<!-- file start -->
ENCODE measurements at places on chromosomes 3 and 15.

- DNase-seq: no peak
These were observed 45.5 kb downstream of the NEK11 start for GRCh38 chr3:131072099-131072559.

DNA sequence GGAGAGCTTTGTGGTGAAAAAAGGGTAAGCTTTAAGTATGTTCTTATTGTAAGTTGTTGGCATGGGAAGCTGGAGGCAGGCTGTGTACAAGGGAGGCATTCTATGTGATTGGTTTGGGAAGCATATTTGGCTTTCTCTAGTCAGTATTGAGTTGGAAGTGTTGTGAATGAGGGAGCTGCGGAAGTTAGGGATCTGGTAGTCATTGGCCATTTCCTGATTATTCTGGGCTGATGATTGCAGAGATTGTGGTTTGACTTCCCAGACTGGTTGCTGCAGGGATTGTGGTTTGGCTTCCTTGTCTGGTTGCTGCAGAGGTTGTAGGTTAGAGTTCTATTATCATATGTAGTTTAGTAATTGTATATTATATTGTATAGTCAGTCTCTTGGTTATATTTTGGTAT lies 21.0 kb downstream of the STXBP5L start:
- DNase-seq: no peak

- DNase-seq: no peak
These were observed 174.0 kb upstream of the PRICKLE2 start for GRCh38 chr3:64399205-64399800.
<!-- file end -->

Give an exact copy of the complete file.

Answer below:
ENCODE measurements at places on chromosomes 3 and 15.

- DNase-seq: no peak
These were observed 45.5 kb downstream of the NEK11 start for GRCh38 chr3:131072099-131072559.

DNA sequence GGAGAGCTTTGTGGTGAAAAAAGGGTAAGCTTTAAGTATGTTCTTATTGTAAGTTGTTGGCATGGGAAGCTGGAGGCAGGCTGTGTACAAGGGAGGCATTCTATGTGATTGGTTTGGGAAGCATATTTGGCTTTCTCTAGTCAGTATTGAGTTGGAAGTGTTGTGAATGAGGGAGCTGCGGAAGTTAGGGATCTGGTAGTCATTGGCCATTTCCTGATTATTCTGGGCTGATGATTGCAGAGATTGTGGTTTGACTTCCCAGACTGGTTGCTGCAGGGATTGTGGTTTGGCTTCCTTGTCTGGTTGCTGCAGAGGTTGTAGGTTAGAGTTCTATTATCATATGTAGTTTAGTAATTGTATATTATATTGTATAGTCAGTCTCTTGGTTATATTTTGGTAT lies 21.0 kb downstream of the STXBP5L start:
- DNase-seq: no peak

- DNase-seq: no peak
These were observed 174.0 kb upstream of the PRICKLE2 start for GRCh38 chr3:64399205-64399800.